Rules of Court for the Judicial Review Act were laid in parliament in 2010; onus is on Nandlall alone to make them operational

It was as predictable as night follows day that Mr Anil Nandlall’s Office of the Attorney General and the Ministry of Legal Affairs would justify the four-year delay in bringing the Judicial Review Act into operation with the excuse that this was dependent on the making of Rules of Court (‘The Judicial Review Act cannot be brought into force until new Rules of Court are promulgated’ SN, Oct 8).

It was even predictable that Mr Nandlall would shelter under the coattails of his Permanent Secretary, Ms Indira Anandjit, from which to throw pebbles at me. This is not unlike what he did in the case of the ceremony for the announcement of the launch of the bungled Laws of Guyana by him and his ministry for which he craves compliments.

Mr Nandlall’s appears incapable of any public discussion without resorting to ad hominem comments and attacks, however misguided. On this occasion, his ministry’s employee suggests that I may have read but not understood the provision of the Judicial Review Act regarding applications thereunder. He could not bring himself to think that in obtaining information for my letter on the four-year failure by the Ramson/ Nandlall team I would have informed myself of the facts regarding that Act and the Rules.

Mr Nandlall habitually looks for scapegoats to explain his increasingly exposed shortcomings and failures. On more than one occasion he has sought to blame the delay for the operationalising of the Judicial Review Act on the Rules Committee chaired by Chancellor (ag), Mr Carl Singh. It seems that neither Mr Nandlall nor his Permanent Secretary is aware that that those Rules duly signed by the members of the Rules Committee were laid in the National Assembly on November 18, 2010 as High Court Rules 2010 – No. 4 of 2010. In the National Assembly of which Mr Nandlall was a member, the Rules were described as “flawless” by Mr Ramson, the then Attorney General.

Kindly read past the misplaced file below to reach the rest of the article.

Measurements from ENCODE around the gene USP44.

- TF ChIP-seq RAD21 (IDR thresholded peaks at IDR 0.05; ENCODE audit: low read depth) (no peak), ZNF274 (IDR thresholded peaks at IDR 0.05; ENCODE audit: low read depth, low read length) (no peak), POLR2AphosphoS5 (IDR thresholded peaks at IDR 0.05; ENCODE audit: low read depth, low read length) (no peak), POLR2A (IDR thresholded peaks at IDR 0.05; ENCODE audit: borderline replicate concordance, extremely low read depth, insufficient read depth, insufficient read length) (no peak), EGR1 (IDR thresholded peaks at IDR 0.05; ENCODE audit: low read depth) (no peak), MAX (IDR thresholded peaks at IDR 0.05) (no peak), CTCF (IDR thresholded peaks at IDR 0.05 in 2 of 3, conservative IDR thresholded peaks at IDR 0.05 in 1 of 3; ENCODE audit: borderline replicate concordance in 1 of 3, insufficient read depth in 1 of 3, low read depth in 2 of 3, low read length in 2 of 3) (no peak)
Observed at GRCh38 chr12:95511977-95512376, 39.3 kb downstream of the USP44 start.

Having been laid in the National Assembly, those Rules were ready to become operational on the date of publication in the Gazette, or some later date provided. Mr Nandlall as Minister of Legal Affairs has executive responsibility for the administration of justice and it is in him and him alone that the power and duty vest to bring the Judicial Review Act into operation. Under the High Court Act the Attorney General, or his appointee, is a member of the Rules Committee, which he appears not to know! I must ask, is Mr Nandlall for real?

Even if the rules were still in draft as Mr Nandlall believes, he compounded his poor knowledge by attempting to hoodwink the public into believing that the Judicial Review Act can only be brought into force when the entire body of new Rules of Court is promulgated. And if his Permanent Secretary knew a little bit more than Mr Nandlall does about administration she would have told him that all that is required is for the justice administration to lift from the new rules the relevant Part 47 comprising three pages of twelve paragraphs and publish that part separately.

That is not unusual. There are several recent precedents for the making of subsidiary rules or legislation for specific legal purposes including:

– The rules establishing the Commercial Court and setting out the procedures for the operation of that court;

– The Practice Direction Rule establishing the Constitutional Division of the High Court; and

– The Family (Proceedings and Procedures) Rules 2012 comprising 130 pages. Parenthetically, Mr Nandlall or his Permanent Secretary may wish to explain honestly why more than two years after the publication of the Family (Proceedings and Procedures) Rules, and even longer after the completion of the building to house the Family Court, that court has still not been established.

It is not that Mr Nandlall thinks it is easier to bring up rules of 130 pages than it is rules of three pages; it is that he is afraid to bring the Judicial Review Act of 2010 into being because it would facilitate legal challenges to the executive’s excesses and breaches of administrative law. It would give to the High Court the power to grant aggrieved citizens injunctions and declarations more easily than are available under the current rules.

Finally, in my view Mr Nandlall has taken the administration of justice to its nadir. I truly hope for the sake of this country that it does not get worse, although with Mr Nandlall and Ms Anandjit I am not confident.

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